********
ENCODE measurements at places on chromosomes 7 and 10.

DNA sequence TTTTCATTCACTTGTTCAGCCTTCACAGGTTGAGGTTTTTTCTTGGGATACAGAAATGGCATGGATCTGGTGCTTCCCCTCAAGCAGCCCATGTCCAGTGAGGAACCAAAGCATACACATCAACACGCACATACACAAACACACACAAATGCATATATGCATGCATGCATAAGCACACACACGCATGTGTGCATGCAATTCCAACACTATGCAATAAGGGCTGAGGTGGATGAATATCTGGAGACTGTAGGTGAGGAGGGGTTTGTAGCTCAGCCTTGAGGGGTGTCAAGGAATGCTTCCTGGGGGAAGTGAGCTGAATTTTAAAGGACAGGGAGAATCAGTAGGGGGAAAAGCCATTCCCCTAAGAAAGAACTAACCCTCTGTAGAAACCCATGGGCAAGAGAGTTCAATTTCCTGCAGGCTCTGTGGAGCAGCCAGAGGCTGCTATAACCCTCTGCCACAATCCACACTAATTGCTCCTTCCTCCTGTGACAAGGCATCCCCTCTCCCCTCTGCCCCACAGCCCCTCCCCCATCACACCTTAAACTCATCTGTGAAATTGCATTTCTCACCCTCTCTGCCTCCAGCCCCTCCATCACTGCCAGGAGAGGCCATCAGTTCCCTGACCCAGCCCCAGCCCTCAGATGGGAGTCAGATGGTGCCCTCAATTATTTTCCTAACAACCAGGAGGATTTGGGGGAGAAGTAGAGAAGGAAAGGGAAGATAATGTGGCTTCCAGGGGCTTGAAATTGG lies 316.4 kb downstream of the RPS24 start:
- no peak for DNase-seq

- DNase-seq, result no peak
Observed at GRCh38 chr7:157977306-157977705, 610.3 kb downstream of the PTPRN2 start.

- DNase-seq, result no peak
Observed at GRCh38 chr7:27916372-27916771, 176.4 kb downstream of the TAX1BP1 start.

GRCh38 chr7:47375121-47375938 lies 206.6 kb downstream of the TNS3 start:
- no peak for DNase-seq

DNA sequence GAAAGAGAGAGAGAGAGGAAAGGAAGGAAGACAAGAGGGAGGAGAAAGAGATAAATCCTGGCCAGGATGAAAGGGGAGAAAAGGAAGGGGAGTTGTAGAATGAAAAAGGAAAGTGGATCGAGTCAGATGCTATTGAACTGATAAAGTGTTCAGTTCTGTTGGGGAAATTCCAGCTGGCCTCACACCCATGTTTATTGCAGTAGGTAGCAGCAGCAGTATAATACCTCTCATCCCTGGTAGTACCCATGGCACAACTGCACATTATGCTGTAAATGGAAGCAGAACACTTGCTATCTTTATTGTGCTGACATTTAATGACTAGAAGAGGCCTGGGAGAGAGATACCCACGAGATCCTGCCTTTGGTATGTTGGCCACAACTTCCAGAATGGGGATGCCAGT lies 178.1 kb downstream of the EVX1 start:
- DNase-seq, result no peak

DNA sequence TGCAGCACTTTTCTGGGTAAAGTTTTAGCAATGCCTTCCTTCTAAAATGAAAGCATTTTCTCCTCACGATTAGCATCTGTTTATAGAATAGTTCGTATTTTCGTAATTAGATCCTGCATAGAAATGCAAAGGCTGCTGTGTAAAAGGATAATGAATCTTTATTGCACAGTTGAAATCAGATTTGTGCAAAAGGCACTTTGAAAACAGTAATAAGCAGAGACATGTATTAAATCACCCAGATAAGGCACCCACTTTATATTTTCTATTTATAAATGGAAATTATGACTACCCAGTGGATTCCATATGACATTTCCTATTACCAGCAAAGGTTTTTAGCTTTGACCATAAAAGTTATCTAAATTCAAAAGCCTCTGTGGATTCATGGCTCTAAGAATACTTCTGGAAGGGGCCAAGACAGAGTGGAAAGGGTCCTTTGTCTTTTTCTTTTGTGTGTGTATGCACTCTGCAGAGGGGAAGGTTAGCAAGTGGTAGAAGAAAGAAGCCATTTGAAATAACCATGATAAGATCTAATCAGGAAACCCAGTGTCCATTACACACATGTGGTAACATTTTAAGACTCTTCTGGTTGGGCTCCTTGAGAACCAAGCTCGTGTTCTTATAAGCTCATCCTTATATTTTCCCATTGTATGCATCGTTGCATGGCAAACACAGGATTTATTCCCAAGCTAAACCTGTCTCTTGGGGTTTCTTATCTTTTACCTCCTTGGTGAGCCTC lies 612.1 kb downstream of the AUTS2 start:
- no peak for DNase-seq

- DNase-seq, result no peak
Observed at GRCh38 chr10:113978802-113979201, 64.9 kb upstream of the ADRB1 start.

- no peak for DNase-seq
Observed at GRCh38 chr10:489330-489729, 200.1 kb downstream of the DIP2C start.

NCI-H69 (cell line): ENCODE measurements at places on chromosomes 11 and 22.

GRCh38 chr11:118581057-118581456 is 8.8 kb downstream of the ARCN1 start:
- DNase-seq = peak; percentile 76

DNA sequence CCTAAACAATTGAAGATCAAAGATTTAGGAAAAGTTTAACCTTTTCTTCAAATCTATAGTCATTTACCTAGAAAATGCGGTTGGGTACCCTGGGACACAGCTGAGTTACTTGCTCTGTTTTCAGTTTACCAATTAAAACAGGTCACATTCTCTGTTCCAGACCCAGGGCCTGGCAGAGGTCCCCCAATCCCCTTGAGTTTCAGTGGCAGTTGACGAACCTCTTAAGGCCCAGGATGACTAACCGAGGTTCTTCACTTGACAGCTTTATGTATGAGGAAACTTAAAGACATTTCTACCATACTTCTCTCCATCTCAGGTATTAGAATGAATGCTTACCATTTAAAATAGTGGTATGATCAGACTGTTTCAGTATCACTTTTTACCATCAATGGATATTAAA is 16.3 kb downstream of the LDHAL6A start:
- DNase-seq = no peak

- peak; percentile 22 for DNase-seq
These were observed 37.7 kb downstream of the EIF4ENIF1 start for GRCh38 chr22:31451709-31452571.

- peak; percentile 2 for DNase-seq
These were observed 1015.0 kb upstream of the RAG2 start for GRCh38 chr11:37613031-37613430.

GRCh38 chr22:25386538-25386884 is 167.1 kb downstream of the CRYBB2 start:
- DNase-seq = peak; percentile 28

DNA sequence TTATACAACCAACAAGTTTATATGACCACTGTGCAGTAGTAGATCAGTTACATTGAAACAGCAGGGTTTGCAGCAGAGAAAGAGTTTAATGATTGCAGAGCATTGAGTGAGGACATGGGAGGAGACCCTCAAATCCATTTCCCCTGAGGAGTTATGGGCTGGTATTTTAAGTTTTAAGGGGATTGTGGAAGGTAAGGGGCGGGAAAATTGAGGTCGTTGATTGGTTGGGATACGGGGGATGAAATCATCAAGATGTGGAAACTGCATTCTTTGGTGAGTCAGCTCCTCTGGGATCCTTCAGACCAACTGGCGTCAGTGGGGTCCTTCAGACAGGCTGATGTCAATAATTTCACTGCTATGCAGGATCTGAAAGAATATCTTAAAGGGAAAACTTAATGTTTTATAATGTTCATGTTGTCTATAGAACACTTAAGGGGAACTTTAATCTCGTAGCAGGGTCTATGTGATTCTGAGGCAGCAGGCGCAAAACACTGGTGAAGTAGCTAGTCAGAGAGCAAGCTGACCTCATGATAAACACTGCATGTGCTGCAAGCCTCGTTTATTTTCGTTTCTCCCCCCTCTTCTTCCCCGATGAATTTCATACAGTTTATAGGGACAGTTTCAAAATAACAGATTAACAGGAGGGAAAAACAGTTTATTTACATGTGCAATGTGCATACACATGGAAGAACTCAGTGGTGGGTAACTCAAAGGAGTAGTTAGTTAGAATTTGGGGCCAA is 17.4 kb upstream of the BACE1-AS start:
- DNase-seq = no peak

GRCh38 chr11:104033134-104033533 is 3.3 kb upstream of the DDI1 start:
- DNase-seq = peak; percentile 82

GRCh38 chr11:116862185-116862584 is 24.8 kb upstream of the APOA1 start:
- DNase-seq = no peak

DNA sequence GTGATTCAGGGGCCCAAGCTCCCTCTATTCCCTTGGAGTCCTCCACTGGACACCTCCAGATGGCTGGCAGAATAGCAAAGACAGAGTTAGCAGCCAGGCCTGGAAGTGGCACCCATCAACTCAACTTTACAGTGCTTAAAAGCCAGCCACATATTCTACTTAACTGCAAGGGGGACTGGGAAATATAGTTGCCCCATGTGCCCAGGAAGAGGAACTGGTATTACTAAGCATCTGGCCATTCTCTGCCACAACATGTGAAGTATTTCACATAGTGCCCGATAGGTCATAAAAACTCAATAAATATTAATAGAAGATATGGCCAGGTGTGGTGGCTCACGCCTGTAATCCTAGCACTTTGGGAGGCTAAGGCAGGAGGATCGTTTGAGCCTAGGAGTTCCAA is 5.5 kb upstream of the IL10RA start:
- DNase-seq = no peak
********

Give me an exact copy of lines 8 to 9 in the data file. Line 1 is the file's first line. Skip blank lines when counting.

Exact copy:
GRCh38 chr7:47375121-47375938 lies 206.6 kb downstream of the TNS3 start:
- no peak for DNase-seq